The word “yoga” is Sanskrit. It’s been translated as “to add; to unite; to join; to connect.” From the root word yuj, it has been figuratively connected to the “harnessing of horses,” or “to put something to use.” In English, it allows us to put it all together.
But really, what is Yoga? As a yogi, socially engaged artist and therapist, I’m constantly redefining what yoga means, letting the definition blossom, letting it die. And then allowing it to be reborn again.
Yoga is not about turning your body into a pretzel or how flexible you think you should be. It’s about experiencing your body fully. In a single pose, we are continually creating and discovering our own personal edge, and working within these boundaries can feel very liberating, or sometimes stagnate. However, your own experience and how you choose to create it, is yoga. We don’t need to worry about much else—at least not on the yoga mat.
How does someone practice and why do people call it a practice? We can practice yoga through āsana, but this is just one part of yoga, a slice of the ashtanga (eight limbs) of the yoga tradition. Asana is the trendy part of the yoga path. It’s also the most fun and non-conceptual part because it tethers us to the earth with its physicality. After all, how could we experience anything without a body?
The word āsana simply means “seat” but it’s often used interchangeably with “pose” during yoga classes. It’s worth questioning in what ways we take our seats (poses), and what we invite ourselves to sit with, how we are unwilling to sit with, and how we may be meeting these edges.
The continued practice of āsana gives us the deep opportunity to discover the varied textures of our mind-body. Poses are the cave of our psychic themes, a dynamic place to explore how our minds can be expressed through shape, form, and energy. Being in our body may feel good, but it might also feel terrifying because expressing a pose means exploring how we settle into, or feel unsettled in ourselves. Since we have yet to relate to our bodies in this way, it may feel foreign and awkward, perhaps even shaky and plain weird. We may even find that meeting our edges with a strong desire either to get into a pose, give up, or push too hard, can show up immediately when we experience how we relate to each asana.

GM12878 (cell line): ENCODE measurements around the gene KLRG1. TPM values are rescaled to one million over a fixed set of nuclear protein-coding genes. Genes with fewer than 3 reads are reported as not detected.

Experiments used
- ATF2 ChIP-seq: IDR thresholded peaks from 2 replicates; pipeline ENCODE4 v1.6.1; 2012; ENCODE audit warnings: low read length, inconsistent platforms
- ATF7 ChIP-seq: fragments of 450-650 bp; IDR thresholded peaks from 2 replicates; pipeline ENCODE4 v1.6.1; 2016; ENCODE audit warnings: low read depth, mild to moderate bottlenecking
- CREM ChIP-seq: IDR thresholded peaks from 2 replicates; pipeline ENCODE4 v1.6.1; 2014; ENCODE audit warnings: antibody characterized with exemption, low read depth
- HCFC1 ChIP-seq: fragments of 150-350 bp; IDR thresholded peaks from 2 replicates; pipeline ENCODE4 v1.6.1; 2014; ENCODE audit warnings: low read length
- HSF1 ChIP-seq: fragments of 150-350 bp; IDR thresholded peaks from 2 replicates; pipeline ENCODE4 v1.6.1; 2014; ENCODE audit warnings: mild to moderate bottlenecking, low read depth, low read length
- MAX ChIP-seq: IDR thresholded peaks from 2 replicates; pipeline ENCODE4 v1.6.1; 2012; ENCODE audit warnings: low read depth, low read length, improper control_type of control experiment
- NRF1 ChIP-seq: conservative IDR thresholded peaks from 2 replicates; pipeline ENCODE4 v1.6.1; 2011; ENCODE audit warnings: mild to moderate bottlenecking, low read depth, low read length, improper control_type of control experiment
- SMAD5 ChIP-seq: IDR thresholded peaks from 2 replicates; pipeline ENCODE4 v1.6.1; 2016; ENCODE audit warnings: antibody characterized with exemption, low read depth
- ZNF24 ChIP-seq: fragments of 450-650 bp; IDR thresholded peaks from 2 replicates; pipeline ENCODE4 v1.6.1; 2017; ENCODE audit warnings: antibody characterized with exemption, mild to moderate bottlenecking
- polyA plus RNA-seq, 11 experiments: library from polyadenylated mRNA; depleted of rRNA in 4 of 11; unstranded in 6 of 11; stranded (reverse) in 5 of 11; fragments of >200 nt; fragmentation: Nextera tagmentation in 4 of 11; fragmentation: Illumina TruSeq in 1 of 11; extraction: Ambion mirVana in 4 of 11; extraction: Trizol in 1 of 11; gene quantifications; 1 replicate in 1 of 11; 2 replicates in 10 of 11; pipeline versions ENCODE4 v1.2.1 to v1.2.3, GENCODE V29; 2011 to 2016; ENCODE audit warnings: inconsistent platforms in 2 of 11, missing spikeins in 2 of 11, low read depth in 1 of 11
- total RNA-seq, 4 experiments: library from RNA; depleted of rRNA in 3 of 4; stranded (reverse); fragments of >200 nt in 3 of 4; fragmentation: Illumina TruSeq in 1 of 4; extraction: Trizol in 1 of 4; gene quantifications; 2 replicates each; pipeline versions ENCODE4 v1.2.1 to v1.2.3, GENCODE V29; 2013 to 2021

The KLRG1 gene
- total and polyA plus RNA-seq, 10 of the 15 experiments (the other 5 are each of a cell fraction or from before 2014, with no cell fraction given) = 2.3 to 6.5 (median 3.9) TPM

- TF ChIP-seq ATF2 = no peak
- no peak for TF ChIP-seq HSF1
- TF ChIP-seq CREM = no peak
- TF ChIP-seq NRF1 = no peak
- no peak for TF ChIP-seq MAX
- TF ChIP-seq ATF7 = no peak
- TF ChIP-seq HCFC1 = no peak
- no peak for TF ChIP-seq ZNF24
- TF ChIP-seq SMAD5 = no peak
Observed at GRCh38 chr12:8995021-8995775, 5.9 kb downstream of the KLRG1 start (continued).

The good news is that our precious bodies will always serve as dynamic feedback of what we’re experiencing. This feedback is a conversation that will only end at our last breath, and during yoga we have a true opportunity to intensify and turn up the volume, using each breath and pose as a guide post. We wouldn’t need āsana practice if we could listen to all the subtleties, but lucky for us we have this delicate physical vehicle that amplifies our experience. Yoga is an active and creative way to listen!
Yoga allows us to feel more because of the edges we’re meeting, both physically and mentally. With a consistent yoga practice, we continually celebrate this container of body, our fleeting vehicle, engaging wholeheartedly in our humanness. With the rickety, wobbling, uncertainty of balancing in a pose, and with the strong, steady, easeful joy of coming back to the mat, we choose to meet our fragility and our power. Again and again, breath after breath, pose after pose, practice after practice.
Aspiration: Whatever we place our attention on, may it serve us well and deeply enough to feel it in our bones, swell in our organs, and pulse through our blood. May we live fully, joining the shadow of our mind with the flame of our heart. May our precious planet and beings benefit from the yoga practice.